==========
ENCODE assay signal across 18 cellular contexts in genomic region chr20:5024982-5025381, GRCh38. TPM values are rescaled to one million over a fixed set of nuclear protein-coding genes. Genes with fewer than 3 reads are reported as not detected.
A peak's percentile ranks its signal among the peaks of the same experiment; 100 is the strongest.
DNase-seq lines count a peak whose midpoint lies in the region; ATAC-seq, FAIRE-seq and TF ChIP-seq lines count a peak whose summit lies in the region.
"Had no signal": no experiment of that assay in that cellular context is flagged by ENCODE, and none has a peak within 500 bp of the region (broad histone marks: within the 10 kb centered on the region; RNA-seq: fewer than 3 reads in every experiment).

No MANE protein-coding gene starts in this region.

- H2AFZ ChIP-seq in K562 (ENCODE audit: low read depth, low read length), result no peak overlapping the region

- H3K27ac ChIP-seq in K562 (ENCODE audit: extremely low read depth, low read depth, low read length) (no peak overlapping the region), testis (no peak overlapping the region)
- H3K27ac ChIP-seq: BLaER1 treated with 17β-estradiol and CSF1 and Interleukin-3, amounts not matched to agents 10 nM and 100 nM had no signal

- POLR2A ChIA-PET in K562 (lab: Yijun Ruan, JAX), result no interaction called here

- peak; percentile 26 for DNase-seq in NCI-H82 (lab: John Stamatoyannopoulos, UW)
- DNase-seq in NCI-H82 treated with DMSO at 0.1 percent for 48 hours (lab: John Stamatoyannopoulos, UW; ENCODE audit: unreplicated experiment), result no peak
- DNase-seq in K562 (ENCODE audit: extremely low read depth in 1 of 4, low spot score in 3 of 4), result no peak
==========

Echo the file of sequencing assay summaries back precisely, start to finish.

ENCODE assay signal across 18 cellular contexts in genomic region chr20:5024982-5025381, GRCh38. TPM values are rescaled to one million over a fixed set of nuclear protein-coding genes. Genes with fewer than 3 reads are reported as not detected.
A peak's percentile ranks its signal among the peaks of the same experiment; 100 is the strongest.
DNase-seq lines count a peak whose midpoint lies in the region; ATAC-seq, FAIRE-seq and TF ChIP-seq lines count a peak whose summit lies in the region.
"Had no signal": no experiment of that assay in that cellular context is flagged by ENCODE, and none has a peak within 500 bp of the region (broad histone marks: within the 10 kb centered on the region; RNA-seq: fewer than 3 reads in every experiment).

No MANE protein-coding gene starts in this region.

- H2AFZ ChIP-seq in K562 (ENCODE audit: low read depth, low read length), result no peak overlapping the region

- H3K27ac ChIP-seq in K562 (ENCODE audit: extremely low read depth, low read depth, low read length) (no peak overlapping the region), testis (no peak overlapping the region)
- H3K27ac ChIP-seq: BLaER1 treated with 17β-estradiol and CSF1 and Interleukin-3, amounts not matched to agents 10 nM and 100 nM had no signal

- POLR2A ChIA-PET in K562 (lab: Yijun Ruan, JAX), result no interaction called here

- peak; percentile 26 for DNase-seq in NCI-H82 (lab: John Stamatoyannopoulos, UW)
- DNase-seq in NCI-H82 treated with DMSO at 0.1 percent for 48 hours (lab: John Stamatoyannopoulos, UW; ENCODE audit: unreplicated experiment), result no peak
- DNase-seq in K562 (ENCODE audit: extremely low read depth in 1 of 4, low spot score in 3 of 4), result no peak